Llama Llama loses a tooth for the first time.
All of the wiggling can make having a loose tooth fun, but there can be some worry, too. How will it fall out? There is a tooth fairy? What does she do? Llama Llama is distressed. “Is it fun? / Or is it scary? / Just who, exactly, / IS this Fairy?” Luckily, Mama is there to help. “The Fairy’s great. She’s kind and funny. / She takes your tooth / and leaves you money.” Llama Llama is on board with that! Appropriately, exactly how much money is never specified, but the tiny llama fairy is shown carrying a bag stuffed with bills. Hopefully she has many houses to visit. Gram and Grandpa have lots of ideas on how to get the tooth to fall out, but Llama’s tooth stays put until bedtime. Suddenly, Llama realizes his tooth is gone: “OH NO. / Where is that tooth? / Where did it GO?” Will the tooth fairy come if the tooth is lost? The comforting cadence of the rhymes paired with warm, textured hues soften all the drama. As in the other posthumously published Llama Llama books, Morrow’s textured paintings emulate Dewdney’s definitively lined renderings. The fluttering llama fairy, along with Llama’s stuffed llama, whose wide eyes notice all, will delight eagle-eyed readers. (This book was reviewed digitally with 10.3-by-20-inch double-page spreads viewed at 41.8% of actual size.)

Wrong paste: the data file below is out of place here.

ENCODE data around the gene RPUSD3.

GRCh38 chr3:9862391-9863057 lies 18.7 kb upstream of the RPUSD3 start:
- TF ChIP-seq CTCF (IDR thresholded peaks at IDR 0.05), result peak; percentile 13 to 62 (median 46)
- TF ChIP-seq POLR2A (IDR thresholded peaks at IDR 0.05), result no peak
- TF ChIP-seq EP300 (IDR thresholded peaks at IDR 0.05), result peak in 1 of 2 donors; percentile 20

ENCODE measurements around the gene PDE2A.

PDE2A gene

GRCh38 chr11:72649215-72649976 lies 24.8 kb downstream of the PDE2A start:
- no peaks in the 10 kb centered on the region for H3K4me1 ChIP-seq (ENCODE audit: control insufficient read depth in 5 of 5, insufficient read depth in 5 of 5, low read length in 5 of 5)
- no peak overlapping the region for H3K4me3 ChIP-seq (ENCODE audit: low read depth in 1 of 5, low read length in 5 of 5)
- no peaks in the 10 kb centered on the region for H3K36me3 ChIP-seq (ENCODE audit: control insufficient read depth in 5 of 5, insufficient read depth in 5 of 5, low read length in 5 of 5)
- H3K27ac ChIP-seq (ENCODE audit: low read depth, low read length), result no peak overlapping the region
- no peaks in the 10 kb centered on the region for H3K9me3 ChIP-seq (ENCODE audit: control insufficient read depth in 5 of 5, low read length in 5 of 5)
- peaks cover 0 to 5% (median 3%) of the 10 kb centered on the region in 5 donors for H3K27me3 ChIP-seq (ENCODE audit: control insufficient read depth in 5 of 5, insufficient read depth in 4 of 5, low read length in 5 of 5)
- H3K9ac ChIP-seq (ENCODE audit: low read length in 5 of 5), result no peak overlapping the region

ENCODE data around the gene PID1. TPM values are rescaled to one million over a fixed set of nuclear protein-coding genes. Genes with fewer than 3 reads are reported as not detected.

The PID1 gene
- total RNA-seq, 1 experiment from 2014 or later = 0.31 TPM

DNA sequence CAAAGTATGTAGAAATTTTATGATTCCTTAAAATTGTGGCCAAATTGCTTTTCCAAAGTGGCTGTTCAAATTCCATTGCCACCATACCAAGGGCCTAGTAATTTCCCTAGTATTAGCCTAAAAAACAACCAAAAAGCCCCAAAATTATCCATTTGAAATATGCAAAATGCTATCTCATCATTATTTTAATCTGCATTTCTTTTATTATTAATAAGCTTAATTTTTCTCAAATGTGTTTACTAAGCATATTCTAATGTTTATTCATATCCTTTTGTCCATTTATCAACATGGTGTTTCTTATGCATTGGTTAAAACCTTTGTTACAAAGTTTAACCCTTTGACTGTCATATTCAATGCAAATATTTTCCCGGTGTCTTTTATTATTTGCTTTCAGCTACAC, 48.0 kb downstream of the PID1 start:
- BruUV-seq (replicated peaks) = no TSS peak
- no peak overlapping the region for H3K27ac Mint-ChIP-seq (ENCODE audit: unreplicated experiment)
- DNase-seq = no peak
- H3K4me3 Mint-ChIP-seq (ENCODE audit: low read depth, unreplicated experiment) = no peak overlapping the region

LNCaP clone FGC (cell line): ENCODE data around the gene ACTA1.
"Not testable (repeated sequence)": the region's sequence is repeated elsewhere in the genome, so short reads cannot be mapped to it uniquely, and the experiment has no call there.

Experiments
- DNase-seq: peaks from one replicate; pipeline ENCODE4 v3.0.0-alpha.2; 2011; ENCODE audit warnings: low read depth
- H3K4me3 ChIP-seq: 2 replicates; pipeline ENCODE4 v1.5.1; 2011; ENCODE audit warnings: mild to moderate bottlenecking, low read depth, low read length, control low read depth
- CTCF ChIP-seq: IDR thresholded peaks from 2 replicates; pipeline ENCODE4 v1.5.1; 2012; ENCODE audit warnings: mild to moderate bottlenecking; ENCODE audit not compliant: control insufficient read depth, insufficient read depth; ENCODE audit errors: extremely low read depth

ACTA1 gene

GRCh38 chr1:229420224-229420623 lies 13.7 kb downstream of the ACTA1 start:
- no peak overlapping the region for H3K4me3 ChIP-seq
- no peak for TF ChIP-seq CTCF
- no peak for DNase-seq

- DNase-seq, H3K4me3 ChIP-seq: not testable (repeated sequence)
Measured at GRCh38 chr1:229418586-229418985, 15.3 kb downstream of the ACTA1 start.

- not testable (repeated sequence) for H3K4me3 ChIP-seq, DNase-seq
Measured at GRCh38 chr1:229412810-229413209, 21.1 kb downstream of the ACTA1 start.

A rite of passage seen through the lens of a favorite literary pal.(Picture book. 3-6)